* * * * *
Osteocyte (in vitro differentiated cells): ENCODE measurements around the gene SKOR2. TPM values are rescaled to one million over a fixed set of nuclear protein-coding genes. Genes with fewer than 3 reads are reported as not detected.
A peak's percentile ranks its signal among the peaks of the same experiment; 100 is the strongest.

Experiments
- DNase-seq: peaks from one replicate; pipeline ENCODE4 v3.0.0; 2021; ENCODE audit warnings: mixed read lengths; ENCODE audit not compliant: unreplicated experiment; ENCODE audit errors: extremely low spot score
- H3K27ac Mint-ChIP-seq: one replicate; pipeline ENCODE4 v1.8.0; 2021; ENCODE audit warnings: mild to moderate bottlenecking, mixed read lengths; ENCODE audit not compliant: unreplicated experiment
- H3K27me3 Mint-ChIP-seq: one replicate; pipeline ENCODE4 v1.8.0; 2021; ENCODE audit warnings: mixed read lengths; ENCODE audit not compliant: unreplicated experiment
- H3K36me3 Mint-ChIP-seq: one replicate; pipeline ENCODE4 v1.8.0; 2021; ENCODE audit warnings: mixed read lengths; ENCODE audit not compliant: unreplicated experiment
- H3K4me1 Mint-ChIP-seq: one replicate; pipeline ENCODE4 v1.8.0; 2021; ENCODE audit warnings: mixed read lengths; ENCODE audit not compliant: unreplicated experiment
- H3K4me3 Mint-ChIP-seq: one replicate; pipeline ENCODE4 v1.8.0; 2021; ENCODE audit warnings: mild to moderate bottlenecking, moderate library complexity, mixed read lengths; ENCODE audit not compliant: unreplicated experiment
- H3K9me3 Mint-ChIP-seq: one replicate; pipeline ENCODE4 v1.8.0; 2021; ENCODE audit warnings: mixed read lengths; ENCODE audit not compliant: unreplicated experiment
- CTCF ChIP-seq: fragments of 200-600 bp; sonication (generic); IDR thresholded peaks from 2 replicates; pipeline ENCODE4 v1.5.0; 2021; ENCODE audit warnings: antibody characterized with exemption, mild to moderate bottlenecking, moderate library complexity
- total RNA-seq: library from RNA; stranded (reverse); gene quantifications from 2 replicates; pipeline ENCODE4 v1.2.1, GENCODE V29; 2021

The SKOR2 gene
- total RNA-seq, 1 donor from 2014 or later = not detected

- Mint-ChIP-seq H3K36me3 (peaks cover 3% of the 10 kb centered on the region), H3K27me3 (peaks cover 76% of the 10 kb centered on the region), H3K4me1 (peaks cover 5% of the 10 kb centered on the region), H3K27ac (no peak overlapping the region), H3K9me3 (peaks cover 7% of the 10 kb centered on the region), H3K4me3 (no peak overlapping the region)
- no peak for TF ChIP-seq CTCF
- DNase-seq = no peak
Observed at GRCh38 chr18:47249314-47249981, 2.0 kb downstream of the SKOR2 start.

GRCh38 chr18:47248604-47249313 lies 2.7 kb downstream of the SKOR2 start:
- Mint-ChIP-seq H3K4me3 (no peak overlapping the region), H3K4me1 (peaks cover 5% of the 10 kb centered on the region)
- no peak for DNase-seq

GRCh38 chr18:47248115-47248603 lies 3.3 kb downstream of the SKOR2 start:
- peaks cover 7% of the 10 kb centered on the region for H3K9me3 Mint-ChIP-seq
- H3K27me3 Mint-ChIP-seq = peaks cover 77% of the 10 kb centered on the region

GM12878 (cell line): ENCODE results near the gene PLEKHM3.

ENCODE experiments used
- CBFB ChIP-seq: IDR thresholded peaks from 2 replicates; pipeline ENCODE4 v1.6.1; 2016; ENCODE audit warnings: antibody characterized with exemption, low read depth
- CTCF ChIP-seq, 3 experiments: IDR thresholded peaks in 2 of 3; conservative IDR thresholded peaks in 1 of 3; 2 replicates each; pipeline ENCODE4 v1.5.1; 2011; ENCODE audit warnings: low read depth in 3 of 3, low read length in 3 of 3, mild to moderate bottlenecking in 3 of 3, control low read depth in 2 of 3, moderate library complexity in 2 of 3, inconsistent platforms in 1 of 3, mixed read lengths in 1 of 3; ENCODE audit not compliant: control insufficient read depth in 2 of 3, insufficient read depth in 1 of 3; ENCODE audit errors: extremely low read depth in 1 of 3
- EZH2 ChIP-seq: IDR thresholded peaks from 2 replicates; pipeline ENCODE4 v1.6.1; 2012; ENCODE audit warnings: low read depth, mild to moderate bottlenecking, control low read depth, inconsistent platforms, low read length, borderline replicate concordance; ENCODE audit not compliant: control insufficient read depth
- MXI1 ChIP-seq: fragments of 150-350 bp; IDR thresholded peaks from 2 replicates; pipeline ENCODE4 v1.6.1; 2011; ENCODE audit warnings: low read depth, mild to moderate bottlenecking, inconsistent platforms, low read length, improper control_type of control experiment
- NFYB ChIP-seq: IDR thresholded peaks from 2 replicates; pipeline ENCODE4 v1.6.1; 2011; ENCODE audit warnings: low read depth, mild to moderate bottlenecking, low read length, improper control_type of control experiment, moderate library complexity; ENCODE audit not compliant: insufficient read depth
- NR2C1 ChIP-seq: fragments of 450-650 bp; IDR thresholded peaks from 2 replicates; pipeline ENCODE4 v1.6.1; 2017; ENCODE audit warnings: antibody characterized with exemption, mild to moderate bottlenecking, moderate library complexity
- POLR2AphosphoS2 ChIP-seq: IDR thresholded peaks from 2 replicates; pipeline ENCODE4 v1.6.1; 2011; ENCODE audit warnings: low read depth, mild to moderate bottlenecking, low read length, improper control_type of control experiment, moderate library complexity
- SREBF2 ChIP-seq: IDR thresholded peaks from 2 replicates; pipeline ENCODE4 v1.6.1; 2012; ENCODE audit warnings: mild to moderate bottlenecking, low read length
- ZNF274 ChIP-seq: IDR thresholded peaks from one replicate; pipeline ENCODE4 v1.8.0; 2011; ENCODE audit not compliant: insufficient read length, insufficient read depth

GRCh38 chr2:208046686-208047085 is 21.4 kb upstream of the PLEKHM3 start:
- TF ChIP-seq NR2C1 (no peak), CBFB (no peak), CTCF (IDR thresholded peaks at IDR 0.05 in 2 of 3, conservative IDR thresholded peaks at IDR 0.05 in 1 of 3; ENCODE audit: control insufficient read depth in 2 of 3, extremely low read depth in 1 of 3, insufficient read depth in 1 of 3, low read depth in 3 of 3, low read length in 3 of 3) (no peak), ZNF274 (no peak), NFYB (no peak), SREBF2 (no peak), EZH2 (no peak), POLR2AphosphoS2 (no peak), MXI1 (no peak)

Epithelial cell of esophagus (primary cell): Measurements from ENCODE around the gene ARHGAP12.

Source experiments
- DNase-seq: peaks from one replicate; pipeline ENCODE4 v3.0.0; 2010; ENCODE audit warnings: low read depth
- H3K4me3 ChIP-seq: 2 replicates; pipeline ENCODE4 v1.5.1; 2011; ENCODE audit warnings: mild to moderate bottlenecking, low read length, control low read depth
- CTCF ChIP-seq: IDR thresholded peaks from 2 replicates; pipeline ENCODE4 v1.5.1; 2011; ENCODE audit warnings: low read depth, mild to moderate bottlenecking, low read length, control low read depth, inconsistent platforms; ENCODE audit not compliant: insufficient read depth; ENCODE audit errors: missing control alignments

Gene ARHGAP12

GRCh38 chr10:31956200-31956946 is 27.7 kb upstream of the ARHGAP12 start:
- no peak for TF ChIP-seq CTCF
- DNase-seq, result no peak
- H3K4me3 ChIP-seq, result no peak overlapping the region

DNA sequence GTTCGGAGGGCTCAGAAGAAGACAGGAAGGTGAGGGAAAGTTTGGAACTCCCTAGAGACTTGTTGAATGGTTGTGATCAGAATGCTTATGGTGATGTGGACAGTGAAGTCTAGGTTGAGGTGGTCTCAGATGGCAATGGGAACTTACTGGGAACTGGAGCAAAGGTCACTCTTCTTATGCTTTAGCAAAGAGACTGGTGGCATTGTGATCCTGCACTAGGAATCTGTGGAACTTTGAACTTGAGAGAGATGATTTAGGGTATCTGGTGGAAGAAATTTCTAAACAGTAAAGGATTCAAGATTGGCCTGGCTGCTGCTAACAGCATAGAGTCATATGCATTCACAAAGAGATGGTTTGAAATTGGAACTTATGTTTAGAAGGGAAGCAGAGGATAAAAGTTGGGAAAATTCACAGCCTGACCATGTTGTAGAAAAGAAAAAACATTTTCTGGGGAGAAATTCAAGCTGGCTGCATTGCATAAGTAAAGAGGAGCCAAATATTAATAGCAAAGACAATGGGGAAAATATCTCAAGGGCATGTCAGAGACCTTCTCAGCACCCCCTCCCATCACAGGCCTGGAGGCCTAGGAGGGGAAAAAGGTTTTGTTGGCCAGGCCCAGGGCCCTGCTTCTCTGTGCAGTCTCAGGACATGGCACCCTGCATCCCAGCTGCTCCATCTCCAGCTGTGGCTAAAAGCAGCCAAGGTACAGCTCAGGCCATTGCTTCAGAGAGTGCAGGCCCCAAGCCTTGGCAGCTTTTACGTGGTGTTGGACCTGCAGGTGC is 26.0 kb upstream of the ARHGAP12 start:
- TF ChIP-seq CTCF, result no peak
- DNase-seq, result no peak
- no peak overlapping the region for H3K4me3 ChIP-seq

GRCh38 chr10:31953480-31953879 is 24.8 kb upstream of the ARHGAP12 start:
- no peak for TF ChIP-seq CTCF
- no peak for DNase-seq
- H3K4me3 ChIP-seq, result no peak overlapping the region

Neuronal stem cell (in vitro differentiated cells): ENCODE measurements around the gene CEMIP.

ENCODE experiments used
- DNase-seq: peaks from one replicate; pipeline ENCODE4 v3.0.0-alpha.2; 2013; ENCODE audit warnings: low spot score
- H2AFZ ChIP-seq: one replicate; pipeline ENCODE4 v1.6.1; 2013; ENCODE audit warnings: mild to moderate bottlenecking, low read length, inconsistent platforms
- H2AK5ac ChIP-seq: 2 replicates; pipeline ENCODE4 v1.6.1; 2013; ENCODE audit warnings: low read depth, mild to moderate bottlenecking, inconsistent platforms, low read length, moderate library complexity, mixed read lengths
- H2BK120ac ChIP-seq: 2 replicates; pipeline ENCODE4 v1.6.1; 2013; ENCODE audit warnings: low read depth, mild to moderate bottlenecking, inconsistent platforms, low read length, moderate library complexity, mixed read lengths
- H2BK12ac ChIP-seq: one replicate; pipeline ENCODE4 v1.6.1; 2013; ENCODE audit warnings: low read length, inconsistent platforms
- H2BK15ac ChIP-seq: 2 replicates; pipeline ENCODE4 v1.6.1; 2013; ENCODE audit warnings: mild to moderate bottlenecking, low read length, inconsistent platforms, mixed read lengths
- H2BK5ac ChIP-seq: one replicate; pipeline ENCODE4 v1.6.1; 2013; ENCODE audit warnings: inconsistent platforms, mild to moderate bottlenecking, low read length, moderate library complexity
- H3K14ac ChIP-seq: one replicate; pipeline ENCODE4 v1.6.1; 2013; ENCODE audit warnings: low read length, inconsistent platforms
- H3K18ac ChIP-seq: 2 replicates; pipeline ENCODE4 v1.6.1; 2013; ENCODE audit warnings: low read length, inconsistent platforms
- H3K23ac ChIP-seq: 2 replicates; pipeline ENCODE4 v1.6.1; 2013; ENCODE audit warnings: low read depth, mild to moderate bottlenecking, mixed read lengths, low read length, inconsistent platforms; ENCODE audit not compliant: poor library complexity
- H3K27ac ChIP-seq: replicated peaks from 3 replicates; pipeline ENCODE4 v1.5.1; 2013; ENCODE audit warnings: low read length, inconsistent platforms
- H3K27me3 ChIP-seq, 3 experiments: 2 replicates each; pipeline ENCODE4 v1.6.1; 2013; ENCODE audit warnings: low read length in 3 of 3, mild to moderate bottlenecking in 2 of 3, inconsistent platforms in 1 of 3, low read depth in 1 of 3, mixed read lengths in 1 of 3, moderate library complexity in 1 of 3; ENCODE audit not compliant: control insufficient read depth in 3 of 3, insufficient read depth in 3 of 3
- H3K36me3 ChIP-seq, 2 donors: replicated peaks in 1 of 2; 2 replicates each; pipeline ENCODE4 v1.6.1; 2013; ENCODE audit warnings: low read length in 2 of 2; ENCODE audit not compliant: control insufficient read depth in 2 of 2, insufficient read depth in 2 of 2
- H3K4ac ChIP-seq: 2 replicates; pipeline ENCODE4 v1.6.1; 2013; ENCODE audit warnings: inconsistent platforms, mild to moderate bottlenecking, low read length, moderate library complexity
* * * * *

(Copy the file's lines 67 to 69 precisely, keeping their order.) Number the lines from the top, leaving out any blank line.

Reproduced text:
- H3K23ac ChIP-seq: 2 replicates; pipeline ENCODE4 v1.6.1; 2013; ENCODE audit warnings: low read depth, mild to moderate bottlenecking, mixed read lengths, low read length, inconsistent platforms; ENCODE audit not compliant: poor library complexity
- H3K27ac ChIP-seq: replicated peaks from 3 replicates; pipeline ENCODE4 v1.5.1; 2013; ENCODE audit warnings: low read length, inconsistent platforms
- H3K27me3 ChIP-seq, 3 experiments: 2 replicates each; pipeline ENCODE4 v1.6.1; 2013; ENCODE audit warnings: low read length in 3 of 3, mild to moderate bottlenecking in 2 of 3, inconsistent platforms in 1 of 3, low read depth in 1 of 3, mixed read lengths in 1 of 3, moderate library complexity in 1 of 3; ENCODE audit not compliant: control insufficient read depth in 3 of 3, insufficient read depth in 3 of 3